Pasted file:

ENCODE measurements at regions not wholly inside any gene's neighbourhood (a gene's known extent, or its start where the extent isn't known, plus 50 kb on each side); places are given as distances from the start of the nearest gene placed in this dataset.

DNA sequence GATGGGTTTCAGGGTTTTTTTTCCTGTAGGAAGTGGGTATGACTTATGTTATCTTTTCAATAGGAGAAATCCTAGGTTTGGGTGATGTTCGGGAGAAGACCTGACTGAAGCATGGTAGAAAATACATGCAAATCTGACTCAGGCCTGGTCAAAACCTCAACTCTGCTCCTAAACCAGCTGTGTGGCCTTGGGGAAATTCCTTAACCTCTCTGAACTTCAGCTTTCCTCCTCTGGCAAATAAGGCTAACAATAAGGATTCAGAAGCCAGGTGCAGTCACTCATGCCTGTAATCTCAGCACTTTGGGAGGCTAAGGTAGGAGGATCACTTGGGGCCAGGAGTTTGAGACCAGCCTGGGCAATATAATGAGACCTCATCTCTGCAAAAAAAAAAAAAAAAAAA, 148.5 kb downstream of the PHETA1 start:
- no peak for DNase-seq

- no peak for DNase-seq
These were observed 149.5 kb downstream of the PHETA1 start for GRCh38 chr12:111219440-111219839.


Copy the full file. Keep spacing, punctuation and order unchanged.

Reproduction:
ENCODE measurements at regions not wholly inside any gene's neighbourhood (a gene's known extent, or its start where the extent isn't known, plus 50 kb on each side); places are given as distances from the start of the nearest gene placed in this dataset.

DNA sequence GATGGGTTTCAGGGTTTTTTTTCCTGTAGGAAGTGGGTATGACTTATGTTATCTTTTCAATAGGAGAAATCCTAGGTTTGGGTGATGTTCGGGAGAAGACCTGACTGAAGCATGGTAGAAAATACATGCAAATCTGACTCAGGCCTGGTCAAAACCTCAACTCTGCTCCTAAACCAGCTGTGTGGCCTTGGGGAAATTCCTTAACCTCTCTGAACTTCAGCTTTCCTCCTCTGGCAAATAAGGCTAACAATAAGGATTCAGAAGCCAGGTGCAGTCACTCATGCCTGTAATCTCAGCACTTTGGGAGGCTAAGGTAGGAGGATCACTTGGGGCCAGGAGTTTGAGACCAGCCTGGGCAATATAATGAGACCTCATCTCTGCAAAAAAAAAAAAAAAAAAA, 148.5 kb downstream of the PHETA1 start:
- no peak for DNase-seq

- no peak for DNase-seq
These were observed 149.5 kb downstream of the PHETA1 start for GRCh38 chr12:111219440-111219839.